The daily business briefing: August 14, 2017

China bans iron, lead, and coal imports from North Korea, Trump administration launches NAFTA renegotiations, and more

The North Korean flag flies over the embassy in Beijing
(Image credit: PETER PARKS/AFP/Getty Images)

1. China bans imports of North Korean iron, lead, and coal

China on Monday announced a ban on iron ore, iron, lead, and coal imports from North Korea, a potentially devastating blow to North Korea's economy. The move marked an important step by Beijing toward implementing United Nations Security Council sanctions aiming to punish Pyongyang for defying calls to curb its nuclear weapons and missile programs. At the same time, China warned the Trump administration not to start a trade war with Beijing and split the international coalition against North Korea. On Monday, President Trump is returning briefly to Washington from his golf course in Bedminster, New Jersey, to sign an executive order launching a study on a potential investigation of China's trade practices relating to technology and intellectual property, White House aides said over the weekend.

The Washington Post

2. Trump administration launches NAFTA renegotiations

The Trump administration launches renegotiations of the 23-year-old NAFTA trade pact this week, aiming to shrink the growing U.S. trade deficit with Mexico and tightening rules on imports of cars and parts. President Trump has blamed the North American Free Trade Agreement for pushing automobile factories and jobs out of the U.S. and into Mexico, where wages are lower. The U.S. had a $74 billion trade deficit with Mexico in cars and parts last year, larger than the overall deficit of $64 billion. "The Trump administration has framed their NAFTA negotiating objectives around reducing the trade deficit with Mexico," said Caroline Freund, a senior trade fellow at the Peterson Institute for International Economics. "If they don't touch autos, there's no way of getting at what they want."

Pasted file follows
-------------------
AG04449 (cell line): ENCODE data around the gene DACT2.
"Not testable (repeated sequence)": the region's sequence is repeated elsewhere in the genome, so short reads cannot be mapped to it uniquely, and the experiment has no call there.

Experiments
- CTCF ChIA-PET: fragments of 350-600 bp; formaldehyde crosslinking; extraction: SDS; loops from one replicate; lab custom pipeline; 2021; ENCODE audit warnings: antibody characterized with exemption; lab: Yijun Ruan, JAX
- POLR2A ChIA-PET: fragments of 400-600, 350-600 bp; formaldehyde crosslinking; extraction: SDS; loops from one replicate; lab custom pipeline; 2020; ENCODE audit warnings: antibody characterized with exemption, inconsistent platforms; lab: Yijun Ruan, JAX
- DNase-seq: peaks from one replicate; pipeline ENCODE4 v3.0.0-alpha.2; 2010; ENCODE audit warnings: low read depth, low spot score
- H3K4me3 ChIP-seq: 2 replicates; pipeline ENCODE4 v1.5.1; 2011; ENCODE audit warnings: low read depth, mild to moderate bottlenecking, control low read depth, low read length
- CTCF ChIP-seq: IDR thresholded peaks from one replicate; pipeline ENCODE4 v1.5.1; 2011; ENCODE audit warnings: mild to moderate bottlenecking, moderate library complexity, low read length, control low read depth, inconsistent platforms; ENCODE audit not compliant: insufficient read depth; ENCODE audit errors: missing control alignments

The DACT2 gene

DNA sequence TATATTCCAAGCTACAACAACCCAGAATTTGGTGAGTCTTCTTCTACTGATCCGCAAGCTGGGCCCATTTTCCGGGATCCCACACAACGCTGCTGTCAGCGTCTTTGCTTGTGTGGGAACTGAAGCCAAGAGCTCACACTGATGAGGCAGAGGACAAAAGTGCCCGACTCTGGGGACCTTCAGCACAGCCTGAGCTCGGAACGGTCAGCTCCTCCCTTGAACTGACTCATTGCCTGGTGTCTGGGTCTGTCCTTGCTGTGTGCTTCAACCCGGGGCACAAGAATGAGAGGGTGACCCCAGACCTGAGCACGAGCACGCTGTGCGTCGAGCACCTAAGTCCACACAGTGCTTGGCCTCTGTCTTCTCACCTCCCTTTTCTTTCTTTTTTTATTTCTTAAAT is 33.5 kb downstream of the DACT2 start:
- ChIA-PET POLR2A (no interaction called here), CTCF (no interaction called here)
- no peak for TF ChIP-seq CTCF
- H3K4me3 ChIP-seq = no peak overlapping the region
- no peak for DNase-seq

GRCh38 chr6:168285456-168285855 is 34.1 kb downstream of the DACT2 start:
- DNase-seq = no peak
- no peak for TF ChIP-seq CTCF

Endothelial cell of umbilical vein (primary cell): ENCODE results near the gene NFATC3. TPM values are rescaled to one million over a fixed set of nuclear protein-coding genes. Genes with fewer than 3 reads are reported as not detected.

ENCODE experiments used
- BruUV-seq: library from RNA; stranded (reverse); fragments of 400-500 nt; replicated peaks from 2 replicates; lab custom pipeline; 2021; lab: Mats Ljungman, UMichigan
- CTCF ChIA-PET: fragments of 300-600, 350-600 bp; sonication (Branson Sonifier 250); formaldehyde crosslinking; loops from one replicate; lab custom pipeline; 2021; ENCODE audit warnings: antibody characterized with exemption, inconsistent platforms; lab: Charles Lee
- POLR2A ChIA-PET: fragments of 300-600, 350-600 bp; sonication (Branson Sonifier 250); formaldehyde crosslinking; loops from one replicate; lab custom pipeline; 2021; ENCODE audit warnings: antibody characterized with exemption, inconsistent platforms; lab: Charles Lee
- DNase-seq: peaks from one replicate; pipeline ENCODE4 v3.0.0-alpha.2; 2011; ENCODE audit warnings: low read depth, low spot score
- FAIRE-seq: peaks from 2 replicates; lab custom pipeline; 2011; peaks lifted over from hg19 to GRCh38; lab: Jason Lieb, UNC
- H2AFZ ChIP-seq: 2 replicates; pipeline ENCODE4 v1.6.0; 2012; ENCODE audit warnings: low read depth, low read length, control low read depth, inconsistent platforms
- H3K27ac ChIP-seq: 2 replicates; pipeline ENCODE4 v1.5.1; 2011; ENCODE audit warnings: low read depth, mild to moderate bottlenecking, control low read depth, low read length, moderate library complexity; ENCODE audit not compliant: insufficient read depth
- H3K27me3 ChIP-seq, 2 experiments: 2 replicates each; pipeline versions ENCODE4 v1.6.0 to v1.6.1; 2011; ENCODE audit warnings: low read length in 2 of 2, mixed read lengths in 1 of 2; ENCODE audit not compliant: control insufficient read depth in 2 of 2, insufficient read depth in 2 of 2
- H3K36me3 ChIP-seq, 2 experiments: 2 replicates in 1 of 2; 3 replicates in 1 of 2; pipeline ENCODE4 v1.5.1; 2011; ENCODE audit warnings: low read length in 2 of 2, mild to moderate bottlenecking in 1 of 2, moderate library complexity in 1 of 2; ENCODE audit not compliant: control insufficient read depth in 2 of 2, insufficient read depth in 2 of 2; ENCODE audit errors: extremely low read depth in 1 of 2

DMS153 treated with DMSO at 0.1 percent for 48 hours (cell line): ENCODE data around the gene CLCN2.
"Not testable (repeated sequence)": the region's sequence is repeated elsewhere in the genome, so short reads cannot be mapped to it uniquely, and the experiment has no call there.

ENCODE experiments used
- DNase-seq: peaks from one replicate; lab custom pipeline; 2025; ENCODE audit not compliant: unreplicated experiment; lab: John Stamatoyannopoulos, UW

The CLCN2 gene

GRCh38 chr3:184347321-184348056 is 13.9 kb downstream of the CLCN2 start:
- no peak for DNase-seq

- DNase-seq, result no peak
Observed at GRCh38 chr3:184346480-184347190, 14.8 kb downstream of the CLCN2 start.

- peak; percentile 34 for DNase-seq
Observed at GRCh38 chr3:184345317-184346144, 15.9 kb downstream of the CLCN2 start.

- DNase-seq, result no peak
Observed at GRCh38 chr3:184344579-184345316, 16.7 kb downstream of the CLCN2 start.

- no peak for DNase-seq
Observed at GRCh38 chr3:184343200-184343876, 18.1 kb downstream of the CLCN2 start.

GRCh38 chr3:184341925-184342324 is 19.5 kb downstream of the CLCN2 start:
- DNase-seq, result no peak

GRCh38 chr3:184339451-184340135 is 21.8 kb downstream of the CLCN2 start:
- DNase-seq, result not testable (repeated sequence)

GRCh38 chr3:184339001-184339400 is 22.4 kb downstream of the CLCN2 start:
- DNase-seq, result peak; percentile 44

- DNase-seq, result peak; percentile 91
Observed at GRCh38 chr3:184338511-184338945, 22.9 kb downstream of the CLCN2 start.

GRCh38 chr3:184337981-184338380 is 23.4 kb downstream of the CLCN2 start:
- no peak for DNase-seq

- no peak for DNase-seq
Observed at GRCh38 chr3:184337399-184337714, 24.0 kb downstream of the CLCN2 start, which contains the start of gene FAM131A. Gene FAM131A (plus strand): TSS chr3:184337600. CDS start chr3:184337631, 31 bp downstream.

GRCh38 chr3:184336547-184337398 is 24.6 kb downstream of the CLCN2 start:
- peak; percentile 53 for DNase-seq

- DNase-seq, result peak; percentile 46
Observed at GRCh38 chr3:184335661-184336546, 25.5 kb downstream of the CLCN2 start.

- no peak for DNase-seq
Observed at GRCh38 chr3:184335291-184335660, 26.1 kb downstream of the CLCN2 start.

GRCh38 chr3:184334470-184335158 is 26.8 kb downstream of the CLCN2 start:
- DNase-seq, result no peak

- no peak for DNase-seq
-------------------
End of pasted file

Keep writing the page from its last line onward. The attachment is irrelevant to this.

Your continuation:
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Reuters

3. Stock futures gain as North Korea fears ease

Global stocks gained on Monday as fears over North Korea eased. U.S. stock futures rose, with Dow Jones Industrial Average futures gaining as much as 106 points in a sign of recovery after last week's 234-point fall for the blue-chip index. Stocks had their worst losses of 2017 last week as tensions escalated over North Korea's nuclear weapon and missile programs, with Pyongyang threatening to fire missiles into waters near the Pacific U.S. territory of Guam. "The markets have opened with an eerie note of calm at the start of a fresh week," said Kathleen Brooks, a London-based research director at City Index, in emailed comments Monday. "The U.S.-North Korea tensions stalled over the weekend as President Trump dealt with more pressing matters of domestic terrorism."

MarketWatch Reuters

4. Bitcoin breaks $4,000 barrier

The price of bitcoin broke $4,000 for the first time on Sunday, reaching a record high of $4,056.80 and remaining above the symbolic threshold early Monday. Iqbal V. Gandham of trading platform eToro called the mark "another milestone in a long list of big moments the cryptocurrency has witnessed in recent weeks" after a fall to $1,800. "Furthermore, the ecosystem is also getting stronger. You now have more places to spend Bitcoin, more regulators thinking about the right infrastructure, and more investors learning about the asset." Bitcoin has gained by more than 300 percent so far this year.

Business Insider

5. Shonda Rhimes signs deal to leave ABC for Netflix

Shonda Rhimes, creator of a string of hits including Grey's Anatomy, Scandal, and How to Get Away with Murder, has signed an exclusive deal with Netflix, the streaming video company announced Monday. Rhimes' move marked a major setback for Disney and ABC, which broadcast a string of Rhimes hits. The deal came shortly after Disney landed a blow against Netflix last week by announcing it would stop letting Netflix stream its new movies, and even make it yank some old Disney and Pixar movies, and launch its own streaming services.

The New York Times

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